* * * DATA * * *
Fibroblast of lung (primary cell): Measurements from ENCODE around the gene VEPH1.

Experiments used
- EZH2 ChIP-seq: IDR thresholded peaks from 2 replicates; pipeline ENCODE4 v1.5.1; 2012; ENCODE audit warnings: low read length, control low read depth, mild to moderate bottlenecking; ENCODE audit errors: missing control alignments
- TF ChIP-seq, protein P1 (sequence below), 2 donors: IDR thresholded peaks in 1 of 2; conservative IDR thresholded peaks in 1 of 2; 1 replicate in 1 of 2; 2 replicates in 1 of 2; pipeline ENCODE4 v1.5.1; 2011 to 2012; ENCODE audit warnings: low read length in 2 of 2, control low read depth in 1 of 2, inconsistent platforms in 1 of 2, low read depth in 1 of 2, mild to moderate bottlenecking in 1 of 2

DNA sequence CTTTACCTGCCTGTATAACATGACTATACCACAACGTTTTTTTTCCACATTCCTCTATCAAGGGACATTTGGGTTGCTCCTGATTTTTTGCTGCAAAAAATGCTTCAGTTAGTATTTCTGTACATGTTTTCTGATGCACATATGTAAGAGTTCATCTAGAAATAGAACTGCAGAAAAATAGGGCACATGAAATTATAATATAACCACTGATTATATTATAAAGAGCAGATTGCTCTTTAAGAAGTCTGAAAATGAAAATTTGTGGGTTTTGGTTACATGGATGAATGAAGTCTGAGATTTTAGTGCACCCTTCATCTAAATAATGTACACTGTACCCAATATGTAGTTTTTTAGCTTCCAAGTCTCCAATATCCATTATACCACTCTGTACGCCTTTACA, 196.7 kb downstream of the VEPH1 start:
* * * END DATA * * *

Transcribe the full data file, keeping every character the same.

Fibroblast of lung (primary cell): Measurements from ENCODE around the gene VEPH1.

Experiments used
- EZH2 ChIP-seq: IDR thresholded peaks from 2 replicates; pipeline ENCODE4 v1.5.1; 2012; ENCODE audit warnings: low read length, control low read depth, mild to moderate bottlenecking; ENCODE audit errors: missing control alignments
- TF ChIP-seq, protein P1 (sequence below), 2 donors: IDR thresholded peaks in 1 of 2; conservative IDR thresholded peaks in 1 of 2; 1 replicate in 1 of 2; 2 replicates in 1 of 2; pipeline ENCODE4 v1.5.1; 2011 to 2012; ENCODE audit warnings: low read length in 2 of 2, control low read depth in 1 of 2, inconsistent platforms in 1 of 2, low read depth in 1 of 2, mild to moderate bottlenecking in 1 of 2

DNA sequence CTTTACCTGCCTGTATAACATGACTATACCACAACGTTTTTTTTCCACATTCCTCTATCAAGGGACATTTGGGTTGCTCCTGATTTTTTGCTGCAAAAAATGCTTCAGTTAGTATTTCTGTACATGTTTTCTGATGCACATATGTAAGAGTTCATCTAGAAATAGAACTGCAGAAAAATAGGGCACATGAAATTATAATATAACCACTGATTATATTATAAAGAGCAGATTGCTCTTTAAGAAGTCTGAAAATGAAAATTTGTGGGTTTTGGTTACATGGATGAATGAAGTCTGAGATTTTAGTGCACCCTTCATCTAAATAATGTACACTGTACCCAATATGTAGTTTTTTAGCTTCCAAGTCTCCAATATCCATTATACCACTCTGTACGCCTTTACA, 196.7 kb downstream of the VEPH1 start: